As winter draws to a close, evenings lengthen, and central heating can, at long last, be turned down, it is, perhaps, a good time to reflect on the amount of energy used to keep warm during the winter months. The reality may be quite shocking, particularly if you live in an older property.
Heating homes accounts for a significant proportion of energy usage, and billions is wasted each year where housing stock is not adequately insulated and energy efficiency is not maximised. For any individual or family, being green and reducing your carbon footprint may seem a drop in the ocean of energy saving that is required across the world, but governments are highlighting the need to focus on individual homes and businesses as well as designing broader energy strategies.
Ground Breaking Initiatives for Energy Efficiency
This effectively means that governments will need to work increasingly with homeowners, housing providers and businesses to bring about significant changes to energy usage habits. An example of this is the UK Government’s Green Deal which was launched at the start of 2013. This is a government initiative to improve the energy efficiency of homes and businesses in the UK, with the upfront costs being financed by repayments made via the household energy bill. The central point is that estimated savings should cover the cost of the improvements, and establishing that this is the case is crucial to a Green Deal Plan proceeding. Whilst government backed and regulated, the scheme involves a private arrangement between providers of the home improvement, be it insulation, solar panels, a more efficient boiler, etc., and the householder.
The Rise of Renewable Power
Using energy in the most efficient manner and generating clean power are aims that go hand in hand. The European Union has set binding target for the year 2020. Known as 20-20-20, these are:
- A 20% reduction in EU greenhouse gas emissions from 1990 levels;
- Raising the share of EU energy consumption produced from renewable resources to 20%;
- A 20% improvement in the EU’s energy efficiency.
Governments give financial and infrastructure support to industry to research and develop new technologies which are pioneering renewable, zero-emission energy generation. Some of these projects, such as testing devices to convert wave and tidal power into electricity, are about increasing the percentage of renewable energy supplied to the grid, whilst others, such as improvements in the cost effectiveness of solar photovoltaic panels (solar PV), translate directly into technologies that are accessible to homeowners, and allow individual households to generate their own power, and sell any surplus to the grid.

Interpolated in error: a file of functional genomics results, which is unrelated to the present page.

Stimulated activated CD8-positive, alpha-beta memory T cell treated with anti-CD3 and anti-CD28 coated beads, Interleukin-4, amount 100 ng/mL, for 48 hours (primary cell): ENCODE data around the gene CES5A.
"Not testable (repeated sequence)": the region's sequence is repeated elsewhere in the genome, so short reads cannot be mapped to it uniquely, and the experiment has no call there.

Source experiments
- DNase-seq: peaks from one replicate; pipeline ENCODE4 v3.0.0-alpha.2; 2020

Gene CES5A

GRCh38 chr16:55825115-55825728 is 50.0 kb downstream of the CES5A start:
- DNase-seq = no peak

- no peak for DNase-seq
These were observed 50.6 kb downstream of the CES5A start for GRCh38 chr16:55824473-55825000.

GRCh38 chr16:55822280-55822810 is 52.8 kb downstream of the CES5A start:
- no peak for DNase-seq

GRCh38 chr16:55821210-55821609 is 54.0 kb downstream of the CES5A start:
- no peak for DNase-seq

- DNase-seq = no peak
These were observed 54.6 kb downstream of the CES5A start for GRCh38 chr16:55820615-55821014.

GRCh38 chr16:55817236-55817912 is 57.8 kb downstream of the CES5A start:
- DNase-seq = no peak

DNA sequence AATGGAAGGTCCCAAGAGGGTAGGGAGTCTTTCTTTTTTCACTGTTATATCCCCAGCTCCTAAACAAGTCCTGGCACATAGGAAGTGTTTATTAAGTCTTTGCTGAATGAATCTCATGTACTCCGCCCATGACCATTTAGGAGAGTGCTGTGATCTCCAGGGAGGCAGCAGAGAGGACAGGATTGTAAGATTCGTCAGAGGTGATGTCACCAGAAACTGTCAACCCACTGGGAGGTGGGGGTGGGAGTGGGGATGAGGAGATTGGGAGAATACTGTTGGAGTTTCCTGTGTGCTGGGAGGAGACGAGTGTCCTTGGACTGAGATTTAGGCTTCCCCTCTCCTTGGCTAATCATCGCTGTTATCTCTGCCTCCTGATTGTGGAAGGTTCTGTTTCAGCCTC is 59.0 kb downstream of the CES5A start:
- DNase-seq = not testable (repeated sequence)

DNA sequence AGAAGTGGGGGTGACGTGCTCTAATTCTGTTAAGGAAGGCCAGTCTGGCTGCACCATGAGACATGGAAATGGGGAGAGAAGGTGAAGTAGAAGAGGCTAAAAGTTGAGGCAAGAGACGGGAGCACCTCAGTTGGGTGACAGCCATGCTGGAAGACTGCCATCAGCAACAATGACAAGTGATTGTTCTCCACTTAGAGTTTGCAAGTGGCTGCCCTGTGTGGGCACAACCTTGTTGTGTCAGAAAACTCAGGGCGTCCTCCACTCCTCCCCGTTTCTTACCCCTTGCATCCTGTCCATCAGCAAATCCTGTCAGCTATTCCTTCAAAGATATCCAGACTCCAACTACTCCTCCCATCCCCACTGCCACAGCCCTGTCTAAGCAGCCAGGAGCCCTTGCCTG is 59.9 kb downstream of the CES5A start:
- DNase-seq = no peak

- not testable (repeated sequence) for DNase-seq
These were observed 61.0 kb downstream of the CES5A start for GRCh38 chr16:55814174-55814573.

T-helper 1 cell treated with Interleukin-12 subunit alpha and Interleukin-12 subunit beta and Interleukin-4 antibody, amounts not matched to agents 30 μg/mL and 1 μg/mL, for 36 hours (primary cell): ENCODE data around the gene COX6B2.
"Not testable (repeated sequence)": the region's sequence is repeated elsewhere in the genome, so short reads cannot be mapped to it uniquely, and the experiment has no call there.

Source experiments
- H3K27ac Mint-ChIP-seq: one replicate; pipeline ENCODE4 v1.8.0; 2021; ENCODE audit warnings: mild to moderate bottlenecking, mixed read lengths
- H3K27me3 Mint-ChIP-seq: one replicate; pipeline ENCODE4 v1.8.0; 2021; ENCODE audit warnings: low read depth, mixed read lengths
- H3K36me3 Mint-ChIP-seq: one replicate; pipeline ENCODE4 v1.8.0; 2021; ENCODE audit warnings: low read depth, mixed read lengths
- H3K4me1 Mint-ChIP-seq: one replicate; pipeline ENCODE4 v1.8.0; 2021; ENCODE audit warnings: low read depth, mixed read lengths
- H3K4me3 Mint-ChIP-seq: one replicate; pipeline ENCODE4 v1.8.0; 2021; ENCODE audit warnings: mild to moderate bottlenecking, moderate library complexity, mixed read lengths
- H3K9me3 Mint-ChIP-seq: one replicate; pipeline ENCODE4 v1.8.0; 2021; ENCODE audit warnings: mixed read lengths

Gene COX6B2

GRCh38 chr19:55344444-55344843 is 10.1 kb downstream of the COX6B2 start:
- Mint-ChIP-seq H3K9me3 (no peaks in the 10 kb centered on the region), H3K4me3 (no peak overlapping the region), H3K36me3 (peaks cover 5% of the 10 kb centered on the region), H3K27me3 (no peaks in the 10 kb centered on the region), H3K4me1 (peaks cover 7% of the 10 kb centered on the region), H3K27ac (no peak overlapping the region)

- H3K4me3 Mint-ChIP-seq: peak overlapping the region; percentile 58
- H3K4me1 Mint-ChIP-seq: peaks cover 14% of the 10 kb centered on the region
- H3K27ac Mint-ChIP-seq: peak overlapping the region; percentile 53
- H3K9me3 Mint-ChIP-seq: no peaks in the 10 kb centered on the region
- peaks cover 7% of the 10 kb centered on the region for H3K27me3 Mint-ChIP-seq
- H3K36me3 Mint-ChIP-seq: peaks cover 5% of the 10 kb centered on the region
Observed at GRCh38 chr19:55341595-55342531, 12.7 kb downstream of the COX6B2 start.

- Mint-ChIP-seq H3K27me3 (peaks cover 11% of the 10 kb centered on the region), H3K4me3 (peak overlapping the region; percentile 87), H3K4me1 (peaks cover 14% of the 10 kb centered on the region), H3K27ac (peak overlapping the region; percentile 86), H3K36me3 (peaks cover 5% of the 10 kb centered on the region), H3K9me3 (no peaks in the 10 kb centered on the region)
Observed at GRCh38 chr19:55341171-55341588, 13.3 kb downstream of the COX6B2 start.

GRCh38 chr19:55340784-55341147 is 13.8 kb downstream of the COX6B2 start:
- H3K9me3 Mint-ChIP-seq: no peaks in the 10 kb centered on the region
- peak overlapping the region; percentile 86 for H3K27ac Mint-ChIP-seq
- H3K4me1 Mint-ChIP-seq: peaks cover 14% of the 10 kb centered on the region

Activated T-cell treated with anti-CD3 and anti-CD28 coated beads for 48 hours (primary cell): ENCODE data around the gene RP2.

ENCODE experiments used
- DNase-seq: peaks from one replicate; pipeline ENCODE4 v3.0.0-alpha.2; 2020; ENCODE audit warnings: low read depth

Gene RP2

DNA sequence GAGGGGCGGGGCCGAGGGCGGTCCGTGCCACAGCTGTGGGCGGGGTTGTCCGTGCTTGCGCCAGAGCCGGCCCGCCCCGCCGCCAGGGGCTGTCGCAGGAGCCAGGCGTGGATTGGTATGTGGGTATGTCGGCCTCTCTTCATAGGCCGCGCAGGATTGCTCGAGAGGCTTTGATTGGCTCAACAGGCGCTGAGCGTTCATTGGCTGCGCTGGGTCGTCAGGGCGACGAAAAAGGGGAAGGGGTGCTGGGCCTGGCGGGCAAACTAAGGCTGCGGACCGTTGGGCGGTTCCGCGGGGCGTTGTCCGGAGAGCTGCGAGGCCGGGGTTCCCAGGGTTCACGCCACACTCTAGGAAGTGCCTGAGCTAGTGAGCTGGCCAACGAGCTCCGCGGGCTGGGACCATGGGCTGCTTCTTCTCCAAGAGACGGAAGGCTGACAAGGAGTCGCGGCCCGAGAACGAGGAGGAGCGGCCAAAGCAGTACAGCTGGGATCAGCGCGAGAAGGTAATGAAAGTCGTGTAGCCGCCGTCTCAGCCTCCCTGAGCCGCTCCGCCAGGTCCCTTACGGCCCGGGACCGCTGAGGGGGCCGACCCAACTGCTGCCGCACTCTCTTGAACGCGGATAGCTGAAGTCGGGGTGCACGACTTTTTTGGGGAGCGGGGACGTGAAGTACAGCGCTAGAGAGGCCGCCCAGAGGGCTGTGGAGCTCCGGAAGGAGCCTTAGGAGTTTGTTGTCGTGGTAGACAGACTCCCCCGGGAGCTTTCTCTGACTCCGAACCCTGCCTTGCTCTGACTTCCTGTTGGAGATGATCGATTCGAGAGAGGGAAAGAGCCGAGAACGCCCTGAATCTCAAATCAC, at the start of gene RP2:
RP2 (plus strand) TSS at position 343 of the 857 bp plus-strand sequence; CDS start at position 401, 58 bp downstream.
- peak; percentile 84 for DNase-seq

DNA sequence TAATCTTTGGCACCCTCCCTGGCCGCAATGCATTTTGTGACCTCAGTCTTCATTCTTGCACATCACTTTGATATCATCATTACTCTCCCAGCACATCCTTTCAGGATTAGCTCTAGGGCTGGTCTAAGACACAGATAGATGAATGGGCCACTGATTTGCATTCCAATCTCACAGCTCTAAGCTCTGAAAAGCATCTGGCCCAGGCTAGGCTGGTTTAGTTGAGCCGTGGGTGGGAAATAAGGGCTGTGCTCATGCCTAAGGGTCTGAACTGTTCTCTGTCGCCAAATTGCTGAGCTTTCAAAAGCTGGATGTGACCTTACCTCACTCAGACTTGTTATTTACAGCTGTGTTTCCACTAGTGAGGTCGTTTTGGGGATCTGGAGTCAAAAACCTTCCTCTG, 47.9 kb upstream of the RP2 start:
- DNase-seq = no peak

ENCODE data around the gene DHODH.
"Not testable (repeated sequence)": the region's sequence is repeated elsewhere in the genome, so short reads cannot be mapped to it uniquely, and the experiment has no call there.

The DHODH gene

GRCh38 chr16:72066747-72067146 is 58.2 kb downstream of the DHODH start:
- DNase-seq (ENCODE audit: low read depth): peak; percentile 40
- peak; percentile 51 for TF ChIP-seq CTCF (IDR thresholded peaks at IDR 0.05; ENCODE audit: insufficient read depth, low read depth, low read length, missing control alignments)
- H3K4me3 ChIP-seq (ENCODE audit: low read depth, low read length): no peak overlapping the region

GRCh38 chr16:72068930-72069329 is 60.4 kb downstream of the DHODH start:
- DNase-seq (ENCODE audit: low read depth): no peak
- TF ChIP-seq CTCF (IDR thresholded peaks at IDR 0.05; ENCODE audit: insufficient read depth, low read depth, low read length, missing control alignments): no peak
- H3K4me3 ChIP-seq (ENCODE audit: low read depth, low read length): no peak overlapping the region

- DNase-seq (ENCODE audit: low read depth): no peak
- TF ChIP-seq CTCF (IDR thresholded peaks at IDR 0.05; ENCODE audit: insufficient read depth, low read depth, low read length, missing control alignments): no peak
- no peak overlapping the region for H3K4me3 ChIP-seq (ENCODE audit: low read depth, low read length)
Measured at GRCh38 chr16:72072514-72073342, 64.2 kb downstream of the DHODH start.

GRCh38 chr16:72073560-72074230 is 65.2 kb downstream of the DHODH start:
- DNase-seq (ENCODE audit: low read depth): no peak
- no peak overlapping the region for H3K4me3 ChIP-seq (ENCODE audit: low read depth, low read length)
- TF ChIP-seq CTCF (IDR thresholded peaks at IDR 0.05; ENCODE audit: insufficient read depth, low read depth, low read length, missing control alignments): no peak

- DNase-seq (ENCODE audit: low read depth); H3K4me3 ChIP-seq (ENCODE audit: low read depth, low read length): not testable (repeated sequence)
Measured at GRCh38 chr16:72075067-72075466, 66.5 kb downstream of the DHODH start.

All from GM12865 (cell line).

The Ticking Clock of Greenhouse Gas Emissions
Emissions of greenhouse gases have increased dramatically since the time of the Industrial Revolution. Ice core samples from Antarctica show stable readings – 260 to 280 parts per million (ppm) – for some 10,000 years until this time, but present day readings, taken at the Moana Loa Observatory in Hawaii, give a live count of the current level as it approaches 400ppm.
The sources of these emissions come from all areas of life, so saving energy at community and individual level has great significance. Community projects, such as those generating combined heat and power locally, effectively decentralises energy provision and offer exciting examples of what a greener future may look like. Using a combination of waste products or fossil fuels, small scale power plants can supply electricity to a community or civic building, e.g. a hospital, and utilise the heat created as a by-product of the generation process to supply warmth to nearby buildings. Whilst this method may still use a conventional power source, it can offer significant increases in efficiency (up to 80% at the point of use, compared to averages of around 38% for a coal fired power station).
Achieving targets for reduced CO2 emissions requires a multiplicity of ideas. Some industries, such as aviation and shipping, offer a particular challenge when it comes to cutting emissions, whereas ensuring that millions of homes are properly insulated, whilst easier to achieve in principle, does require popular support.
The switch from fossil fuels to renewable sources of energy generation is likely to take many years and offers numerous challenges and opportunities for innovation. Likewise, there will probably continue to be many ways to make our homes progressively more energy efficient in the future.